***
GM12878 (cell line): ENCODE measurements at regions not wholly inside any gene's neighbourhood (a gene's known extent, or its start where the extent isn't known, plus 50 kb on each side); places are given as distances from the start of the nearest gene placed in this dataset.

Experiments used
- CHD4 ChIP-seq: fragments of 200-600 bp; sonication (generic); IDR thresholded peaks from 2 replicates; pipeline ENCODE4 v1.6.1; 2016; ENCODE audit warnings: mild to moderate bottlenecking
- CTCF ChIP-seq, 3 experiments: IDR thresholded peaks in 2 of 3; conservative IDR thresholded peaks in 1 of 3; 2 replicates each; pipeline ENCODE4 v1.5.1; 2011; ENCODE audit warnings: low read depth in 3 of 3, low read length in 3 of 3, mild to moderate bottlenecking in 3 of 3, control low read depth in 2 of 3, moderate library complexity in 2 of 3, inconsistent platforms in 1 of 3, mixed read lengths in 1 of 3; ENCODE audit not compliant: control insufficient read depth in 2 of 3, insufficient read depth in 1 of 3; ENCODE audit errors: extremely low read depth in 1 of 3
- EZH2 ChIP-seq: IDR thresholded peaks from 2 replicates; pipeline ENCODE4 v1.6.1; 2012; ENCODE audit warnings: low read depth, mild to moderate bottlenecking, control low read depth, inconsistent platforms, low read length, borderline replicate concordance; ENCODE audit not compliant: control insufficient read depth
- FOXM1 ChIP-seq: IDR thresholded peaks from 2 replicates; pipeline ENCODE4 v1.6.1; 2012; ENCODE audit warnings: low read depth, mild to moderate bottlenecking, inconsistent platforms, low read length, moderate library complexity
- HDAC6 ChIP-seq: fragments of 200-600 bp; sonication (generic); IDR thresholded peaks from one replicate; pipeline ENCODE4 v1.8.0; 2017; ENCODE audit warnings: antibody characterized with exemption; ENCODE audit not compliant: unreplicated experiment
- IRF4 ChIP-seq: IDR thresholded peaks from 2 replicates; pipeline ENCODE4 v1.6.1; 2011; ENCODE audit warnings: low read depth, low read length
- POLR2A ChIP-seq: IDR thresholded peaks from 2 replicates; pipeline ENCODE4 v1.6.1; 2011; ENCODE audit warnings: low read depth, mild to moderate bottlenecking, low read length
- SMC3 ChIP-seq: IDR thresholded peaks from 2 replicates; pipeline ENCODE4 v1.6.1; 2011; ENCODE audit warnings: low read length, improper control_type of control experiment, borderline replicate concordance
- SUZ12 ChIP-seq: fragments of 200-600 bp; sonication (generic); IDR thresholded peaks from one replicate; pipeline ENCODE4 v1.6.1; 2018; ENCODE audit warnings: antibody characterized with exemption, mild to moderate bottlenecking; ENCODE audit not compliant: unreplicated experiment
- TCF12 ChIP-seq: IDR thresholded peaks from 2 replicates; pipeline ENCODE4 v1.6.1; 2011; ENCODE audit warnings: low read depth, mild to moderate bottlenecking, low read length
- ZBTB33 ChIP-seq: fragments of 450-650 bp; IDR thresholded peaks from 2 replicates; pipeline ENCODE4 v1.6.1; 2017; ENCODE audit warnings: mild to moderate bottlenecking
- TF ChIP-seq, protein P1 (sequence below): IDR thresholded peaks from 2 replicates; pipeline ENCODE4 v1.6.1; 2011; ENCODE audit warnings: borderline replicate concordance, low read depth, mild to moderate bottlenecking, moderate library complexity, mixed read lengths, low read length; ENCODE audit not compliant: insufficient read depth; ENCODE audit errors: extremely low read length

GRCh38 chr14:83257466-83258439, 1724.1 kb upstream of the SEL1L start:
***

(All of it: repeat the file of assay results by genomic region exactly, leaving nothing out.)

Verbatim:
GM12878 (cell line): ENCODE measurements at regions not wholly inside any gene's neighbourhood (a gene's known extent, or its start where the extent isn't known, plus 50 kb on each side); places are given as distances from the start of the nearest gene placed in this dataset.

Experiments used
- CHD4 ChIP-seq: fragments of 200-600 bp; sonication (generic); IDR thresholded peaks from 2 replicates; pipeline ENCODE4 v1.6.1; 2016; ENCODE audit warnings: mild to moderate bottlenecking
- CTCF ChIP-seq, 3 experiments: IDR thresholded peaks in 2 of 3; conservative IDR thresholded peaks in 1 of 3; 2 replicates each; pipeline ENCODE4 v1.5.1; 2011; ENCODE audit warnings: low read depth in 3 of 3, low read length in 3 of 3, mild to moderate bottlenecking in 3 of 3, control low read depth in 2 of 3, moderate library complexity in 2 of 3, inconsistent platforms in 1 of 3, mixed read lengths in 1 of 3; ENCODE audit not compliant: control insufficient read depth in 2 of 3, insufficient read depth in 1 of 3; ENCODE audit errors: extremely low read depth in 1 of 3
- EZH2 ChIP-seq: IDR thresholded peaks from 2 replicates; pipeline ENCODE4 v1.6.1; 2012; ENCODE audit warnings: low read depth, mild to moderate bottlenecking, control low read depth, inconsistent platforms, low read length, borderline replicate concordance; ENCODE audit not compliant: control insufficient read depth
- FOXM1 ChIP-seq: IDR thresholded peaks from 2 replicates; pipeline ENCODE4 v1.6.1; 2012; ENCODE audit warnings: low read depth, mild to moderate bottlenecking, inconsistent platforms, low read length, moderate library complexity
- HDAC6 ChIP-seq: fragments of 200-600 bp; sonication (generic); IDR thresholded peaks from one replicate; pipeline ENCODE4 v1.8.0; 2017; ENCODE audit warnings: antibody characterized with exemption; ENCODE audit not compliant: unreplicated experiment
- IRF4 ChIP-seq: IDR thresholded peaks from 2 replicates; pipeline ENCODE4 v1.6.1; 2011; ENCODE audit warnings: low read depth, low read length
- POLR2A ChIP-seq: IDR thresholded peaks from 2 replicates; pipeline ENCODE4 v1.6.1; 2011; ENCODE audit warnings: low read depth, mild to moderate bottlenecking, low read length
- SMC3 ChIP-seq: IDR thresholded peaks from 2 replicates; pipeline ENCODE4 v1.6.1; 2011; ENCODE audit warnings: low read length, improper control_type of control experiment, borderline replicate concordance
- SUZ12 ChIP-seq: fragments of 200-600 bp; sonication (generic); IDR thresholded peaks from one replicate; pipeline ENCODE4 v1.6.1; 2018; ENCODE audit warnings: antibody characterized with exemption, mild to moderate bottlenecking; ENCODE audit not compliant: unreplicated experiment
- TCF12 ChIP-seq: IDR thresholded peaks from 2 replicates; pipeline ENCODE4 v1.6.1; 2011; ENCODE audit warnings: low read depth, mild to moderate bottlenecking, low read length
- ZBTB33 ChIP-seq: fragments of 450-650 bp; IDR thresholded peaks from 2 replicates; pipeline ENCODE4 v1.6.1; 2017; ENCODE audit warnings: mild to moderate bottlenecking
- TF ChIP-seq, protein P1 (sequence below): IDR thresholded peaks from 2 replicates; pipeline ENCODE4 v1.6.1; 2011; ENCODE audit warnings: borderline replicate concordance, low read depth, mild to moderate bottlenecking, moderate library complexity, mixed read lengths, low read length; ENCODE audit not compliant: insufficient read depth; ENCODE audit errors: extremely low read length

GRCh38 chr14:83257466-83258439, 1724.1 kb upstream of the SEL1L start: